It is 7 pm on a Thursday night, Siham Handal sits at her kitchen table in front of her homemade chicken salad. Before Handal digs in, she dangles her phone over the dish, snapping a shot of the meal.
This picture, she explains, is how she communicates with her family living overseas in San Pedro Sula, Honduras.
It all started with the Food Network. Siham, her two younger sisters and her parents would crowd around the television to watch cooking shows during their every meal.
“We used to watch [the show] all the time, so love of food is something that brings us together,” Siham says.
Handal set off for school at the University of Virginia, a school over 1,500 miles away from her home in Honduras.
“The first weeks of [my] first year were very depressing. I wanted to go back home,” Handal admits. “Both my parents work full time and I got caught up with my classes,” she explains.
Handal realized her transition was much harder than she had anticipated. Handal found it difficult to find time, in her busy schedule, to speak with her parents. In addition to the many adjustments Handal was undergoing, her changed diet was a prominent one.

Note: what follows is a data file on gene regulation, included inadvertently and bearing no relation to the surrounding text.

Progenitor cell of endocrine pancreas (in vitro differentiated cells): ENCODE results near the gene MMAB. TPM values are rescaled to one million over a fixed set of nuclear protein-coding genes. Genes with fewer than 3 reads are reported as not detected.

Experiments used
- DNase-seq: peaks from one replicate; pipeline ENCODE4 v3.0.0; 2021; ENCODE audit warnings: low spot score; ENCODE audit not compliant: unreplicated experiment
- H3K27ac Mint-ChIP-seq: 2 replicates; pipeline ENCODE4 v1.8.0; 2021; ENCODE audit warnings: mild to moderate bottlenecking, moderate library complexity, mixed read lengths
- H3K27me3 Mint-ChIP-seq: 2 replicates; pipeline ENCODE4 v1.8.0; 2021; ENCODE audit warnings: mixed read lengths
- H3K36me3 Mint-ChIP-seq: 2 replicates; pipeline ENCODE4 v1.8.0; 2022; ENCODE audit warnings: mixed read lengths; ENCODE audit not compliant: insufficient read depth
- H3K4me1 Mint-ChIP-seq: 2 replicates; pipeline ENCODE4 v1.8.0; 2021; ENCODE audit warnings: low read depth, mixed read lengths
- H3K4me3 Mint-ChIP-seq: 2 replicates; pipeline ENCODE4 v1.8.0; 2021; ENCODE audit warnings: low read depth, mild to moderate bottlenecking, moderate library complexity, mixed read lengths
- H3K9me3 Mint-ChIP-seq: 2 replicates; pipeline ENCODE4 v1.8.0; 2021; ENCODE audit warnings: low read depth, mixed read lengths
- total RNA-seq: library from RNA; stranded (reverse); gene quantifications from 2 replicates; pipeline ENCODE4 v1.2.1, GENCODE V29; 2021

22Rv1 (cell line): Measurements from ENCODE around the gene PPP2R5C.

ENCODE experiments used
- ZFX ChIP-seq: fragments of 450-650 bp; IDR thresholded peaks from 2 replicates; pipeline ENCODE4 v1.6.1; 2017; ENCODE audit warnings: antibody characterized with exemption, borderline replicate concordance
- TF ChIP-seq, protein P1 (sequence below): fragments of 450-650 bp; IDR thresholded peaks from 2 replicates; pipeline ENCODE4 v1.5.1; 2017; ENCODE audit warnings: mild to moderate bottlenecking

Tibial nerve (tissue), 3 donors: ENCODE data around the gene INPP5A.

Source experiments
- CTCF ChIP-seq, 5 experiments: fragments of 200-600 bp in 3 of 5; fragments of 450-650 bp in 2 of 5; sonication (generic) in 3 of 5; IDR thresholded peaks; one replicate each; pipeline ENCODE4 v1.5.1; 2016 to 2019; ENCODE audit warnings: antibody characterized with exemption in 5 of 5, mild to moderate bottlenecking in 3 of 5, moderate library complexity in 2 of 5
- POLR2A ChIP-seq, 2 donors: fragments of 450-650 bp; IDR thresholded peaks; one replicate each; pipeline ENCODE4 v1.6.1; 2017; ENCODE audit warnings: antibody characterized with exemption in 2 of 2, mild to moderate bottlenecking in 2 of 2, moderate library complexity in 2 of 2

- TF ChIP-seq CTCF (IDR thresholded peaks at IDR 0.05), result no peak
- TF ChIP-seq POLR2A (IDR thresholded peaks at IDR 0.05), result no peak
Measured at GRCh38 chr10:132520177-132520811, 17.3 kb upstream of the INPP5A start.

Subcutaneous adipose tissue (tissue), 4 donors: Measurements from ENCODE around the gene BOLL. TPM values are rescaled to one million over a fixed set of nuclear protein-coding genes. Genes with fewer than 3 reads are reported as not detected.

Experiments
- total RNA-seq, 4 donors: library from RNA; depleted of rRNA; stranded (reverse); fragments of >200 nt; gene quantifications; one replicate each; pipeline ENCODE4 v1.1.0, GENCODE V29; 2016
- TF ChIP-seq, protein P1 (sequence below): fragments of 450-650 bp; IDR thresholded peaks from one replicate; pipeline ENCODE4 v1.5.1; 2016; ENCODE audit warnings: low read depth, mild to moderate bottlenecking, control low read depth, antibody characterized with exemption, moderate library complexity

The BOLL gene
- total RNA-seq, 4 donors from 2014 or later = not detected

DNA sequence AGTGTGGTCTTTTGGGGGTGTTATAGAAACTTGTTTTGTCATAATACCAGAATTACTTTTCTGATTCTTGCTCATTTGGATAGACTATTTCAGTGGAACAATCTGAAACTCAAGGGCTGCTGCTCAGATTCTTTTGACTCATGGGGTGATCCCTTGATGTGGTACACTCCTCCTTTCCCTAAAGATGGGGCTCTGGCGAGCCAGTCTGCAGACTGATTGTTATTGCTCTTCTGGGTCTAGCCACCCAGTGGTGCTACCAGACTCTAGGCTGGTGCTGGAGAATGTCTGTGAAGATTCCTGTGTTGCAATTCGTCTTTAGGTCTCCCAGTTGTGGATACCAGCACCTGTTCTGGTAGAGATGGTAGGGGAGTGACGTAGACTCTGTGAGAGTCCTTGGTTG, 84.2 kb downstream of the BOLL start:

As a result, a new tradition began where family members—instead of shooting a brief “hey” text message—took pictures of their meals and sent them to each other. “We started to send pictures of what we ate, whether it was something we cooked or a dish from a new restaurant.”
Handal and her family were now able to use food as a uniting force, making them feel closer together while so far apart.
The pictures highlighted key cultural differences Handal was adjusting to in a foreign country. While her parents flooded her phone with images of succulent-looking Baleadas, a traditional Honduran dish that resembles a quesadilla, Handal found herself eating dining hall food more frequently than ever.
“I [had] never had dining hall food before. Back at home, I always ate homemade breakfast, lunch and dinner, or went out to a restaurant.”
At restaurants back home, Handal would normally eat Arabic or Latin American food. Clearly, these countries had very different culinary profiles than the American foods offered in dining halls.
Whenever Handal could, she found Arab recipes and recreated dishes that reminded her of home. After a while, Handal’s family group text expanded to include her aunts, uncles and cousins.
“Even though I’m a million miles away from home, just a picture can make me feel like I am with them all the time.”
A more in-depth guide to ethnic cuisine: